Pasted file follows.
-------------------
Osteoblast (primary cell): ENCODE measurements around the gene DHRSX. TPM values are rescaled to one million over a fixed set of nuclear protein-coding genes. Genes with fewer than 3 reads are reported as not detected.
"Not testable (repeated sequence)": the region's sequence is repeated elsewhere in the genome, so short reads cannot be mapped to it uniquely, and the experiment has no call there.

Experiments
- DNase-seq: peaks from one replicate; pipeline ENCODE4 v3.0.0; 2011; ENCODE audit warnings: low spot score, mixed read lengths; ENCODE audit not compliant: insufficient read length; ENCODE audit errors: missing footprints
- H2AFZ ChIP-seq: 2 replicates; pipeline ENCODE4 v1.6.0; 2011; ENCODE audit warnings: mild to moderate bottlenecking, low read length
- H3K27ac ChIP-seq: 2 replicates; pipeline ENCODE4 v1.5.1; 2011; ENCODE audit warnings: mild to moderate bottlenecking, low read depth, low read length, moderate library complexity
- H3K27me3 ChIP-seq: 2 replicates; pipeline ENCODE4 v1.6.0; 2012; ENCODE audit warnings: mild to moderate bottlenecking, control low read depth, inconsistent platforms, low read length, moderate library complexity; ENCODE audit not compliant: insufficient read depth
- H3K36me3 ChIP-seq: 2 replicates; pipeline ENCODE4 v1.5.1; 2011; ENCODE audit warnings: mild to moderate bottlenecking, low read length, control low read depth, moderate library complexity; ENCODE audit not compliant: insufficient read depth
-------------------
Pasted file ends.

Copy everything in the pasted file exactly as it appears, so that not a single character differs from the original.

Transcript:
Osteoblast (primary cell): ENCODE measurements around the gene DHRSX. TPM values are rescaled to one million over a fixed set of nuclear protein-coding genes. Genes with fewer than 3 reads are reported as not detected.
"Not testable (repeated sequence)": the region's sequence is repeated elsewhere in the genome, so short reads cannot be mapped to it uniquely, and the experiment has no call there.

Experiments
- DNase-seq: peaks from one replicate; pipeline ENCODE4 v3.0.0; 2011; ENCODE audit warnings: low spot score, mixed read lengths; ENCODE audit not compliant: insufficient read length; ENCODE audit errors: missing footprints
- H2AFZ ChIP-seq: 2 replicates; pipeline ENCODE4 v1.6.0; 2011; ENCODE audit warnings: mild to moderate bottlenecking, low read length
- H3K27ac ChIP-seq: 2 replicates; pipeline ENCODE4 v1.5.1; 2011; ENCODE audit warnings: mild to moderate bottlenecking, low read depth, low read length, moderate library complexity
- H3K27me3 ChIP-seq: 2 replicates; pipeline ENCODE4 v1.6.0; 2012; ENCODE audit warnings: mild to moderate bottlenecking, control low read depth, inconsistent platforms, low read length, moderate library complexity; ENCODE audit not compliant: insufficient read depth
- H3K36me3 ChIP-seq: 2 replicates; pipeline ENCODE4 v1.5.1; 2011; ENCODE audit warnings: mild to moderate bottlenecking, low read length, control low read depth, moderate library complexity; ENCODE audit not compliant: insufficient read depth